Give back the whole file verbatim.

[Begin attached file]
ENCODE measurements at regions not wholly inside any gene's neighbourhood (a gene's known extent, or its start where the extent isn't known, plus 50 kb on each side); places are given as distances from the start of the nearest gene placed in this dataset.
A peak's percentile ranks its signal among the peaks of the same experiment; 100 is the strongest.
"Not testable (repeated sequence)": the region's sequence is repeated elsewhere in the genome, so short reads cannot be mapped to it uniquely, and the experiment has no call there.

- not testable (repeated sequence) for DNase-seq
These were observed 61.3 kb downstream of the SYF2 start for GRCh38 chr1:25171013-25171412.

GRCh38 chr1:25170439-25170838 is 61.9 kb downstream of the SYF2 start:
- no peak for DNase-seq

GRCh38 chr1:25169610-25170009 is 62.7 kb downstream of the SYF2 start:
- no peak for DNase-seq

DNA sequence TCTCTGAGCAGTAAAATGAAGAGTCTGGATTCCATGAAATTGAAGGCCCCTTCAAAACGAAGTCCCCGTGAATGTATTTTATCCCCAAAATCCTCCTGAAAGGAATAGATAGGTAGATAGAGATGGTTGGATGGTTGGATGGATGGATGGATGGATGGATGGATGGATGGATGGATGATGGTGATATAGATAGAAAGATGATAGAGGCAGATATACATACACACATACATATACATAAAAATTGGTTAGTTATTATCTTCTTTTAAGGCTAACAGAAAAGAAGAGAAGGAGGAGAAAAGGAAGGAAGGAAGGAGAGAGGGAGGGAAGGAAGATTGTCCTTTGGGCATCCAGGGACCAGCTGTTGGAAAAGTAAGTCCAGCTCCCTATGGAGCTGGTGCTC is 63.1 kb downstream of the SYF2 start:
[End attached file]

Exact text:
ENCODE measurements at regions not wholly inside any gene's neighbourhood (a gene's known extent, or its start where the extent isn't known, plus 50 kb on each side); places are given as distances from the start of the nearest gene placed in this dataset.
A peak's percentile ranks its signal among the peaks of the same experiment; 100 is the strongest.
"Not testable (repeated sequence)": the region's sequence is repeated elsewhere in the genome, so short reads cannot be mapped to it uniquely, and the experiment has no call there.

- not testable (repeated sequence) for DNase-seq
These were observed 61.3 kb downstream of the SYF2 start for GRCh38 chr1:25171013-25171412.

GRCh38 chr1:25170439-25170838 is 61.9 kb downstream of the SYF2 start:
- no peak for DNase-seq

GRCh38 chr1:25169610-25170009 is 62.7 kb downstream of the SYF2 start:
- no peak for DNase-seq

DNA sequence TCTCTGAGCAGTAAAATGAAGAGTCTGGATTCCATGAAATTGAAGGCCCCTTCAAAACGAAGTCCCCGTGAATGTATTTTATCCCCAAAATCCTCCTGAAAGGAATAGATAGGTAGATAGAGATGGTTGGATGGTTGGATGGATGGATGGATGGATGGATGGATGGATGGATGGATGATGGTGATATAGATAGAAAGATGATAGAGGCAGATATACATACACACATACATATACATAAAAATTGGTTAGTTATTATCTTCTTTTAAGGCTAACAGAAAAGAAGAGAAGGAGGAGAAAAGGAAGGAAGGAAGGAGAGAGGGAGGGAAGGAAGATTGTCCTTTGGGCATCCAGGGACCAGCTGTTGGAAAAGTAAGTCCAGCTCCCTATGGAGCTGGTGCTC is 63.1 kb downstream of the SYF2 start: